A SOCAP Guest Post By Samit Aich, CEO of S3IDF-India
To bring more of the SOCAP Community into the conversation, we invited SOCAP18 session leaders, speakers, and attendees to share their major insights and takeaways from the conference.
The informal sector and its workers form a significant portion of the world’s economy. According to 2018 Women and Men in the Informal Economy: A Statistical Picture from the International Labor Office (ILO), 61% of all workers globally are informally employed. That means almost two billion workers remain invisible from any government’s eye and hence are often kept from accessing crucial social and financial resources. Across all regions and governing systems, the informal economy is diverse and includes a range of small-scale and large enterprises.
In developing countries like India, 70% of informal work is self-employed. Though this work allows individuals to escape extreme poverty by earning income, informal workers typically earn less, have unstable income sources, and lack access to basic protections and services. The sector and its workers are often stigmatized as difficult to manage and historically informal workers have been seen as an opposition to the formal economy.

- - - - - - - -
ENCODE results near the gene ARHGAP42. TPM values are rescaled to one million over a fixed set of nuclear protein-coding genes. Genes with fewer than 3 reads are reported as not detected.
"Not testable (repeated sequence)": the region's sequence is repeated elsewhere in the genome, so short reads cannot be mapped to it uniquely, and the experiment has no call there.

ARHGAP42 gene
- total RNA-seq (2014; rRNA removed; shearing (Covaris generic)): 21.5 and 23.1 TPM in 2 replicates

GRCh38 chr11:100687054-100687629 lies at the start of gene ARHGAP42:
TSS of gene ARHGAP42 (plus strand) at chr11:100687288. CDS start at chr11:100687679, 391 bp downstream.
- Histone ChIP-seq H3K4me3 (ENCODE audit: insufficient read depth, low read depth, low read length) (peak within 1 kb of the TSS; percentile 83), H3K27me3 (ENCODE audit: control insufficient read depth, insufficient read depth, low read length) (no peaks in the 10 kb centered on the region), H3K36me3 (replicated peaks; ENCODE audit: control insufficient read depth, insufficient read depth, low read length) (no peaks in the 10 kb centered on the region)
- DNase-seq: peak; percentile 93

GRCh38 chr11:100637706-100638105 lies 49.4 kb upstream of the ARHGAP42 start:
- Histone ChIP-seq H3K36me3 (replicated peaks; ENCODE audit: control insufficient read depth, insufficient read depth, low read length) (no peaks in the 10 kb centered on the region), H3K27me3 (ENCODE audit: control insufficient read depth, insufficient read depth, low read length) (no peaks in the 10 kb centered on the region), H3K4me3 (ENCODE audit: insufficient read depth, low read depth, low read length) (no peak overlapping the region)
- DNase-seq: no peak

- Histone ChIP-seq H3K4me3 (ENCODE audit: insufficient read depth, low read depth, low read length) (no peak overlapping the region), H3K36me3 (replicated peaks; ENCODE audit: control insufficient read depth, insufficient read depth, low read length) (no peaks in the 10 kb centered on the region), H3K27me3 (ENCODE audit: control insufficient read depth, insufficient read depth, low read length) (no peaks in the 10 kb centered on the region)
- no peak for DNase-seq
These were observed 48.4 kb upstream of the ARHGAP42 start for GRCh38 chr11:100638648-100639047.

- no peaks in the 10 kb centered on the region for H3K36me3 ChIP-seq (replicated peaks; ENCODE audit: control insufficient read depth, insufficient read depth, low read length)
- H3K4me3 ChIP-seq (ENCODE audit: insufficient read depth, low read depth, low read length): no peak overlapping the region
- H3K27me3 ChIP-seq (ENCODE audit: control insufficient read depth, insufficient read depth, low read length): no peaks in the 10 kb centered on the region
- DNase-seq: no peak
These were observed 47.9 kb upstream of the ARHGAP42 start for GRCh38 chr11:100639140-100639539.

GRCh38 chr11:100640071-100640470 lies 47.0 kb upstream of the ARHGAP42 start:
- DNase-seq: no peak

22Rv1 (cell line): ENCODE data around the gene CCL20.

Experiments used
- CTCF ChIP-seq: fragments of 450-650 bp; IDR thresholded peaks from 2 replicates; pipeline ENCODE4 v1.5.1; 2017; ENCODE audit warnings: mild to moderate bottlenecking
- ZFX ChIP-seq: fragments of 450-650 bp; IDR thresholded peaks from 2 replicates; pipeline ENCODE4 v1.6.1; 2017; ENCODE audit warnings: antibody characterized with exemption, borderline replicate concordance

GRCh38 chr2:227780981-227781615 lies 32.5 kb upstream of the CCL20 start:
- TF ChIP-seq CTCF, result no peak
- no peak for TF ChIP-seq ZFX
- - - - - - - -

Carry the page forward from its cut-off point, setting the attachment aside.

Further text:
There is an interesting intersection of recognizing and supporting informal workers that is naturally in line with moving towards circular economies, which minimize waste and prioritize repair, reuse, remanufacturing, refurbishing, recycling, and upcycling. Circular economies are regenerative and require redesigning economic activities with a more holistic view of a country’s systems at all levels – small and large businesses, organizations and individuals, globally and locally.
The poor already operate in a circular economy; their small business viability and familial existence depends on extreme efficiency and optimization of energy and materials. Recognizing and incorporating informal workers into circular economies is critically important to bring the required systemic shifts that build long-term resilience, generate business and economic opportunities, and provide environmental and societal benefits.
How Circular Inclusive Economies Can Work Effectively